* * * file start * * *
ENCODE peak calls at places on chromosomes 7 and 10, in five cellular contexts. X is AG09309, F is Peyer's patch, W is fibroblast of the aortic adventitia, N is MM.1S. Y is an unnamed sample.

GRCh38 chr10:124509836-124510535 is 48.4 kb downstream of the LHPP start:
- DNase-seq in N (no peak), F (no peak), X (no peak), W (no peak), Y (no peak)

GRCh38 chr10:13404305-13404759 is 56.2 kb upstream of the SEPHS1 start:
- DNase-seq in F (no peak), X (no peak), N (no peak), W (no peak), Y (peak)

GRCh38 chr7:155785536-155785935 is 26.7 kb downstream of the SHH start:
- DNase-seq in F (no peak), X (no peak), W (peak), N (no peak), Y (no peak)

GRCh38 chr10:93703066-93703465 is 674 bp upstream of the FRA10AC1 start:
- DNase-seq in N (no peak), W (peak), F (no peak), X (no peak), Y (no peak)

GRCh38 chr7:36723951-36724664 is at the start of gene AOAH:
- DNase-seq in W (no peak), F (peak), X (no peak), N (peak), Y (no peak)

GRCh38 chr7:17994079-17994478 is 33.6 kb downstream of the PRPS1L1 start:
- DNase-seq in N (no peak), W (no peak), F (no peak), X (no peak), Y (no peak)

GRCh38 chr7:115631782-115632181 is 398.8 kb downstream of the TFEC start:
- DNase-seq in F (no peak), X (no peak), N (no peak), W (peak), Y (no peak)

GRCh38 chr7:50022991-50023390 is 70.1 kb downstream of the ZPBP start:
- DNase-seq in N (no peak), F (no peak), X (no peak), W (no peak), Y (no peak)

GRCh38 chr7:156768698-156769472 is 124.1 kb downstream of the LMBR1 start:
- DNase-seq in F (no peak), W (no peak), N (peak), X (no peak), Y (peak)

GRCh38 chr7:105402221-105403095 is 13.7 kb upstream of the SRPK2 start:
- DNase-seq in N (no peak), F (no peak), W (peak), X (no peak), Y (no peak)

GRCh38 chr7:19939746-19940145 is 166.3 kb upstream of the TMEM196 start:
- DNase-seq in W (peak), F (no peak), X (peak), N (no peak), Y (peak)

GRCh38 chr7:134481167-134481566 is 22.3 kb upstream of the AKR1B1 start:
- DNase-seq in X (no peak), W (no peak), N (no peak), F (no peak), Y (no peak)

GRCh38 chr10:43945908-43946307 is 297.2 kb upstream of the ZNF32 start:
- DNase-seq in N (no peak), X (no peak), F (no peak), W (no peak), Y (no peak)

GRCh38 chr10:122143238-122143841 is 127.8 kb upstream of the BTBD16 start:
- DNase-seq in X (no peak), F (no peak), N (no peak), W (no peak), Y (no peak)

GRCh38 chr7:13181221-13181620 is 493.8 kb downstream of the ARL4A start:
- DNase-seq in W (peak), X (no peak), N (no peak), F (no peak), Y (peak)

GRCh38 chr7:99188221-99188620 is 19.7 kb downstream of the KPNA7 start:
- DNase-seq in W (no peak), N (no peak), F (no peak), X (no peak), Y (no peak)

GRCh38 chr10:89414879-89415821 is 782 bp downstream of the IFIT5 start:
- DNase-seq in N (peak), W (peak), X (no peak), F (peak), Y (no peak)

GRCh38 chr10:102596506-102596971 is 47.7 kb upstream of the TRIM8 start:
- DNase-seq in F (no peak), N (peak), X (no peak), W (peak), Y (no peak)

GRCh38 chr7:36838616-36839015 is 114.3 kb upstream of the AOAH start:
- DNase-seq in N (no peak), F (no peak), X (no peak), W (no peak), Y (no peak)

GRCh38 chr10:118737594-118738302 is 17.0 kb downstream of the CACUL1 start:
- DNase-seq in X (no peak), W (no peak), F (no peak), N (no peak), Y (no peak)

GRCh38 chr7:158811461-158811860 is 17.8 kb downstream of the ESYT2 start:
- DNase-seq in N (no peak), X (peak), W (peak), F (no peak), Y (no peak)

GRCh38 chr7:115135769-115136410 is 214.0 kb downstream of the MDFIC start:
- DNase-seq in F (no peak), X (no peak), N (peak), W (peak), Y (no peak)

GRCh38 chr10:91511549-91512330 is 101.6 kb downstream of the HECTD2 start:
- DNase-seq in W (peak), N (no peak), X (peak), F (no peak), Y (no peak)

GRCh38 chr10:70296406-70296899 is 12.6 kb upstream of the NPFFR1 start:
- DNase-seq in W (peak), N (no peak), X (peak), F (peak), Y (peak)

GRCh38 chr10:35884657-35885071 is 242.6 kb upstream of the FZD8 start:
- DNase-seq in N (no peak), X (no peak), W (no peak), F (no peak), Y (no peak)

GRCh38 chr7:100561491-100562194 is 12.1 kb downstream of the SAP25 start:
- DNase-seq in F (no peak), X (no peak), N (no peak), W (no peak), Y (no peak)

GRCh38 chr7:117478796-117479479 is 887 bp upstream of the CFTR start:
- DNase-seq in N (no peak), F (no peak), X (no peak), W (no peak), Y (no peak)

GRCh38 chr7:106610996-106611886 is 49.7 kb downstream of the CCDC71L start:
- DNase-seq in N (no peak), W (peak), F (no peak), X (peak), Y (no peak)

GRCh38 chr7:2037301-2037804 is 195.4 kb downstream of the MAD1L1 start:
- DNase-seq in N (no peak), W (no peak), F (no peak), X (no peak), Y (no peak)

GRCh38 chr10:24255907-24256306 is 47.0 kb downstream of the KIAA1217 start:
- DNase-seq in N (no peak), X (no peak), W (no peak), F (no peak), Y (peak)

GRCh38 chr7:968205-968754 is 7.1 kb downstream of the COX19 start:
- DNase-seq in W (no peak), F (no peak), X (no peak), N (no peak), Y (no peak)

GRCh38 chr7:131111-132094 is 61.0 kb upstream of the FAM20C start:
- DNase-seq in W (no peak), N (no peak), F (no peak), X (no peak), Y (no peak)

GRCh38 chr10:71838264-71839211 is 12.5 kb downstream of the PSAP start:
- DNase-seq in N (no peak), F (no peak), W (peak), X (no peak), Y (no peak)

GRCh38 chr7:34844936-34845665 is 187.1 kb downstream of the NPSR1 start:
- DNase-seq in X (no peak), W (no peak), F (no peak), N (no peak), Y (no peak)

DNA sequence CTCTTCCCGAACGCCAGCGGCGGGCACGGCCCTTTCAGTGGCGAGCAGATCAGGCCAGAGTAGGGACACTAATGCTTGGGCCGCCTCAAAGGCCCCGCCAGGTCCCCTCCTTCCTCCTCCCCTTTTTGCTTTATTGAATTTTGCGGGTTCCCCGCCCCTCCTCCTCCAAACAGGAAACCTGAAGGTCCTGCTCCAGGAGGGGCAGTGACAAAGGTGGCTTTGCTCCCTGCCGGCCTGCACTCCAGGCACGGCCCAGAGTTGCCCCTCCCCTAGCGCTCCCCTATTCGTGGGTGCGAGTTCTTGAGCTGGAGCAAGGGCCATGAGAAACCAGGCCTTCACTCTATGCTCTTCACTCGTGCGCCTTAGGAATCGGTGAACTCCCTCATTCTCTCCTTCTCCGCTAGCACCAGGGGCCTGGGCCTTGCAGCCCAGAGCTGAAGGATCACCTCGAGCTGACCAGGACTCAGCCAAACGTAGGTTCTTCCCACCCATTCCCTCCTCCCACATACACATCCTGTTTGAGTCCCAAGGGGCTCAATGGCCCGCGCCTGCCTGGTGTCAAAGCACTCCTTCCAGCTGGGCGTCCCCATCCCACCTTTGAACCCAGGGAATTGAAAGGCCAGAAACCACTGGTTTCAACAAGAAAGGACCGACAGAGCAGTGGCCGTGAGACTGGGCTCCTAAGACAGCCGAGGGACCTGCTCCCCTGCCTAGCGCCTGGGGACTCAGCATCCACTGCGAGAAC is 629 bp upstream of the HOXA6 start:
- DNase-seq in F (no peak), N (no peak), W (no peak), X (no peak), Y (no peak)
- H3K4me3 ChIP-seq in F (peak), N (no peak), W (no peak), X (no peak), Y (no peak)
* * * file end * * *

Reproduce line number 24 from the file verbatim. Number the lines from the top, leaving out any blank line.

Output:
GRCh38 chr7:134481167-134481566 is 22.3 kb upstream of the AKR1B1 start: